Connecting decision makers to a dynamic network of information, people and ideas, Bloomberg quickly and accurately delivers business and financial information, news and insight around the world.
+1 212 318 2000
Europe, Middle East, & Africa
+44 20 7330 7500
+65 6212 1000
Whether embarking on a new concept or re-evaluating an existing business, entrepreneurs have to constantly revisit who they are and where they are headed. We need to continually feed that hungry spirit that got us here in the first place and always lead the initiative to keep our work creative, flexible, and innovative. So what does it take to keep that initial energy alive? Like in a good marriage, I doubt there’s any one magic answer, but here are some tips I’ve seen work for myself and for many of my entrepreneurial friends.
1. Stick to your ethics. No matter how much you may need revenue, clients, or recognition, if you compromise what you believe in to get there, you’ll never be truly successful. I’ve fired high-paying but abusive clients, fired friends who just didn’t belong in the job, and hired family members even when people thought I was crazy—all because I stuck to my core beliefs.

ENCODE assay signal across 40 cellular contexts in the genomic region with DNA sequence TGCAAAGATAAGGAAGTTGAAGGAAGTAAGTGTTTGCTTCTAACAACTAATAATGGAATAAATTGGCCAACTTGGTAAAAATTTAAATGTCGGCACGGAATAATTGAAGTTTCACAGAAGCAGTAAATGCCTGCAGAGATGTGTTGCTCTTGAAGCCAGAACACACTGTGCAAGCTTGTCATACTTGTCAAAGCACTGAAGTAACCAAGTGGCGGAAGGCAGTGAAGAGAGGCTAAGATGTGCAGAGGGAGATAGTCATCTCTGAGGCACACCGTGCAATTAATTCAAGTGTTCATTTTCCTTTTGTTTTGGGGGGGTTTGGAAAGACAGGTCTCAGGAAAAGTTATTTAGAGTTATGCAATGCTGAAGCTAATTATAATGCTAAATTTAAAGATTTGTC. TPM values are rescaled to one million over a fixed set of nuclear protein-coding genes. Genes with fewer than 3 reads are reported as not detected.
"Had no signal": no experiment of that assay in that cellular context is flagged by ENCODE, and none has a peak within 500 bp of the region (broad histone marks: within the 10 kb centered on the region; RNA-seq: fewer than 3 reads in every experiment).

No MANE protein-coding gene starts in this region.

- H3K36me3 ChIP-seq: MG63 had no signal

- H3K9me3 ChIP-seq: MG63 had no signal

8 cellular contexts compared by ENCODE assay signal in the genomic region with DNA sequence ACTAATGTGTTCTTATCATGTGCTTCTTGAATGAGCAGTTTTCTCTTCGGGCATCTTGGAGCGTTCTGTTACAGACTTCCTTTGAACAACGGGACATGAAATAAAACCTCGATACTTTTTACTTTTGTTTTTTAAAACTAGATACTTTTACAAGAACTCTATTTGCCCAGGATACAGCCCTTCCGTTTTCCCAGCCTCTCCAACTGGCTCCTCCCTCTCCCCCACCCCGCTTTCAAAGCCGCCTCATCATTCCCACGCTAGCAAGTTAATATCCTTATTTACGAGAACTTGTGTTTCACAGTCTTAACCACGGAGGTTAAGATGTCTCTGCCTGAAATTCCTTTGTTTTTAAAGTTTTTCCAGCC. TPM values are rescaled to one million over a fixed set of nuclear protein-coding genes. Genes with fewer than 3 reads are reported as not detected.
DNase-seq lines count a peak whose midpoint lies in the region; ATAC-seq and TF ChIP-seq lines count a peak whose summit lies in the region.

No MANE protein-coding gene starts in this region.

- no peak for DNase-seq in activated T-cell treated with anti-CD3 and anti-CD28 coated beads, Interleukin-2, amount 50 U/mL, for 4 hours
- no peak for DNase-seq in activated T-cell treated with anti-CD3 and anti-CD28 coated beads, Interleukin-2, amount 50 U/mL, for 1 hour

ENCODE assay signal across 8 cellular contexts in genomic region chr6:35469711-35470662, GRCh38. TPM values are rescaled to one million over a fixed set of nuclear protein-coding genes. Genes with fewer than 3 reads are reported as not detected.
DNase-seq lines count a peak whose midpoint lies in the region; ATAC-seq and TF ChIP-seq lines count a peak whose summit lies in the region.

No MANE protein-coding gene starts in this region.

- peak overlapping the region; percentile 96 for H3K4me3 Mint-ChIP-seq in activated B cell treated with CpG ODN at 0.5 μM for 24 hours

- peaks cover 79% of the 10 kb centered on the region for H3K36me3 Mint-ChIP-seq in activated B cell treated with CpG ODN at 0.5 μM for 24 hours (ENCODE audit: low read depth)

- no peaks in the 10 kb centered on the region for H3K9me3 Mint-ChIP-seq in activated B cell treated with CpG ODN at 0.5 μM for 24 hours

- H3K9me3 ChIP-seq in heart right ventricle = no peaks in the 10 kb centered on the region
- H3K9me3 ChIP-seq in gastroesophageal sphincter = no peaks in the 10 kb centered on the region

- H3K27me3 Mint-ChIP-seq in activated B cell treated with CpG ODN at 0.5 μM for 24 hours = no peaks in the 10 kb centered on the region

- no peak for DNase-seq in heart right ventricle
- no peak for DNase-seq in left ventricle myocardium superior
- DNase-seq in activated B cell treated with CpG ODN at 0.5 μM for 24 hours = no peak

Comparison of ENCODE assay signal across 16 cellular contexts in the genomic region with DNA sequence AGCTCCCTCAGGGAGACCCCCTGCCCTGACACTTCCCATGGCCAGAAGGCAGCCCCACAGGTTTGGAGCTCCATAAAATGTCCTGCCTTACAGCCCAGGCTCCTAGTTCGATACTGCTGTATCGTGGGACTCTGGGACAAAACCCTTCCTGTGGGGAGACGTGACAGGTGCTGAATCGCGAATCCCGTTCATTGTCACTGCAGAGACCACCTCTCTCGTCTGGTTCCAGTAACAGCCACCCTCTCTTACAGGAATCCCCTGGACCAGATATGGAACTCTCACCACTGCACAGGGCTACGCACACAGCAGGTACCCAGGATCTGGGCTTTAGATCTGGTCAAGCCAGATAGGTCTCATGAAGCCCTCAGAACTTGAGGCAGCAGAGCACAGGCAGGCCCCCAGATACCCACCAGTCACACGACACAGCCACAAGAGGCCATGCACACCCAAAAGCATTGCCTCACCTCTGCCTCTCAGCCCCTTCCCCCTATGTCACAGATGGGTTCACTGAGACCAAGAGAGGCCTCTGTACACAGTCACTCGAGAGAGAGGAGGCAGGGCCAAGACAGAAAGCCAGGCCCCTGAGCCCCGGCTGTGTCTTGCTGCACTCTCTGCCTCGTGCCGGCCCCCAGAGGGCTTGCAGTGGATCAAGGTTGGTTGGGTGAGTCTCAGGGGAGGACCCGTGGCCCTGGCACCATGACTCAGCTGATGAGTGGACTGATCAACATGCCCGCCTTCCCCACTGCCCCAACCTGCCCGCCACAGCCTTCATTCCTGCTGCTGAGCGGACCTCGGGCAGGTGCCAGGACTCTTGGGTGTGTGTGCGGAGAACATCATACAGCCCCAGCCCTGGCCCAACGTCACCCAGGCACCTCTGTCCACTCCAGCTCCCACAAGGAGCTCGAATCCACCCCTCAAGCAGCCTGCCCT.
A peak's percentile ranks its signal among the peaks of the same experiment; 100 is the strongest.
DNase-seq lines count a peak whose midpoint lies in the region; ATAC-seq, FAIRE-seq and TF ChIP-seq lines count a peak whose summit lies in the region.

2. It’s important to know yourself—but more important to trust yourself. There will be plenty of people who give you advice and tell you what to do, what not to do, how to do it, or how not do it. Like with parenting, you have to trust your gut about what decision works best for the company you’ve built and the people involved in it.
3. Make faster decisions. I need to heed this advice more myself. Too many times I waste cycles thinking of all the what-ifs, ands, or buts, only to come to the same conclusion I had in the first place. When you overthink it, you can become paralyzed.
4. Don’t internalize or personalize. Being a business owner and an entrepreneur means you have to make tough and unpopular decisions. Doing so is often a conflict between how you feel as a person and what you know as a business leader (see above comment about firing friends!). These two elements do not always jibe—and you have to recognize that sometimes others just won’t understand. So be it.
CEO and Founder
Want to improve the way you run your business? Entrepreneurs, academics, and consultants from diverse industries offer practical advice on a variety of topics each business day.
To submit a tip for consideration, first check our archive of previous tips to make sure you're not repeating a tip someone has already contributed. Then send the tip to Small Business channel contributor Michelle Dammon Loyalka. Because of the volume of material she receives, she may not respond to each individual.